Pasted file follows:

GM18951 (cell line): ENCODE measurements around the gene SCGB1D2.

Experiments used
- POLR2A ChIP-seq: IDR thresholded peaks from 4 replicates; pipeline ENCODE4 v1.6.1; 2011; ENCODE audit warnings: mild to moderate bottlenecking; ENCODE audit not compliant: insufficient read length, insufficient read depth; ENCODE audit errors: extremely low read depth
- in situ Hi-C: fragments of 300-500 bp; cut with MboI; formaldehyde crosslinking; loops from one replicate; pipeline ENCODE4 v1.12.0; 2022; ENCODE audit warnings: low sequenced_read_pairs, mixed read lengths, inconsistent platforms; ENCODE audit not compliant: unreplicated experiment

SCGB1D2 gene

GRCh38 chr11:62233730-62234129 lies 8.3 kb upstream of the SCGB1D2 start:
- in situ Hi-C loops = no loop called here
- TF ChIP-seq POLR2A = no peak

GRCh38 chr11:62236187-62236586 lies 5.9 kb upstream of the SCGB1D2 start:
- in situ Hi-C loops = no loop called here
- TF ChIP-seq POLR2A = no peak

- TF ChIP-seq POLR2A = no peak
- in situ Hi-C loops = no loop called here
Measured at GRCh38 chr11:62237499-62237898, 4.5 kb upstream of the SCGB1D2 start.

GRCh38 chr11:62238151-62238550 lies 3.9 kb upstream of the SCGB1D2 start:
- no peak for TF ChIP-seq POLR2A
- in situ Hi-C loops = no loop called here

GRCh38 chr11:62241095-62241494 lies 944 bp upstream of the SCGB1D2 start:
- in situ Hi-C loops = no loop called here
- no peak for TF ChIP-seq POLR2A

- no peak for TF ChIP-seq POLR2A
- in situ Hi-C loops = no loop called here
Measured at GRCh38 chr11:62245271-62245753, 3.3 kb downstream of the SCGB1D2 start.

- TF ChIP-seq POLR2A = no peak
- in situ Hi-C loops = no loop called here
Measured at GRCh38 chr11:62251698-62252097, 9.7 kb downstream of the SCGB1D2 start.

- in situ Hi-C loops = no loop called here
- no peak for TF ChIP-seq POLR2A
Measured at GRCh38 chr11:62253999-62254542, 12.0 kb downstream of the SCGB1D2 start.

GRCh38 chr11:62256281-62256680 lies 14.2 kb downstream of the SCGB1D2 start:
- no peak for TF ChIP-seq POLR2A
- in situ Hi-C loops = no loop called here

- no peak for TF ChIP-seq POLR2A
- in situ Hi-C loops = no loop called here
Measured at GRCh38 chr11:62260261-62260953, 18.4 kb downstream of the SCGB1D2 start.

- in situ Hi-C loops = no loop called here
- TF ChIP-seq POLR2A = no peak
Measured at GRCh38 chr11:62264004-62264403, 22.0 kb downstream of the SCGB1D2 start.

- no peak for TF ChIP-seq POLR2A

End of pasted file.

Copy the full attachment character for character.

GM18951 (cell line): ENCODE measurements around the gene SCGB1D2.

Experiments used
- POLR2A ChIP-seq: IDR thresholded peaks from 4 replicates; pipeline ENCODE4 v1.6.1; 2011; ENCODE audit warnings: mild to moderate bottlenecking; ENCODE audit not compliant: insufficient read length, insufficient read depth; ENCODE audit errors: extremely low read depth
- in situ Hi-C: fragments of 300-500 bp; cut with MboI; formaldehyde crosslinking; loops from one replicate; pipeline ENCODE4 v1.12.0; 2022; ENCODE audit warnings: low sequenced_read_pairs, mixed read lengths, inconsistent platforms; ENCODE audit not compliant: unreplicated experiment

SCGB1D2 gene

GRCh38 chr11:62233730-62234129 lies 8.3 kb upstream of the SCGB1D2 start:
- in situ Hi-C loops = no loop called here
- TF ChIP-seq POLR2A = no peak

GRCh38 chr11:62236187-62236586 lies 5.9 kb upstream of the SCGB1D2 start:
- in situ Hi-C loops = no loop called here
- TF ChIP-seq POLR2A = no peak

- TF ChIP-seq POLR2A = no peak
- in situ Hi-C loops = no loop called here
Measured at GRCh38 chr11:62237499-62237898, 4.5 kb upstream of the SCGB1D2 start.

GRCh38 chr11:62238151-62238550 lies 3.9 kb upstream of the SCGB1D2 start:
- no peak for TF ChIP-seq POLR2A
- in situ Hi-C loops = no loop called here

GRCh38 chr11:62241095-62241494 lies 944 bp upstream of the SCGB1D2 start:
- in situ Hi-C loops = no loop called here
- no peak for TF ChIP-seq POLR2A

- no peak for TF ChIP-seq POLR2A
- in situ Hi-C loops = no loop called here
Measured at GRCh38 chr11:62245271-62245753, 3.3 kb downstream of the SCGB1D2 start.

- TF ChIP-seq POLR2A = no peak
- in situ Hi-C loops = no loop called here
Measured at GRCh38 chr11:62251698-62252097, 9.7 kb downstream of the SCGB1D2 start.

- in situ Hi-C loops = no loop called here
- no peak for TF ChIP-seq POLR2A
Measured at GRCh38 chr11:62253999-62254542, 12.0 kb downstream of the SCGB1D2 start.

GRCh38 chr11:62256281-62256680 lies 14.2 kb downstream of the SCGB1D2 start:
- no peak for TF ChIP-seq POLR2A
- in situ Hi-C loops = no loop called here

- no peak for TF ChIP-seq POLR2A
- in situ Hi-C loops = no loop called here
Measured at GRCh38 chr11:62260261-62260953, 18.4 kb downstream of the SCGB1D2 start.

- in situ Hi-C loops = no loop called here
- TF ChIP-seq POLR2A = no peak
Measured at GRCh38 chr11:62264004-62264403, 22.0 kb downstream of the SCGB1D2 start.

- no peak for TF ChIP-seq POLR2A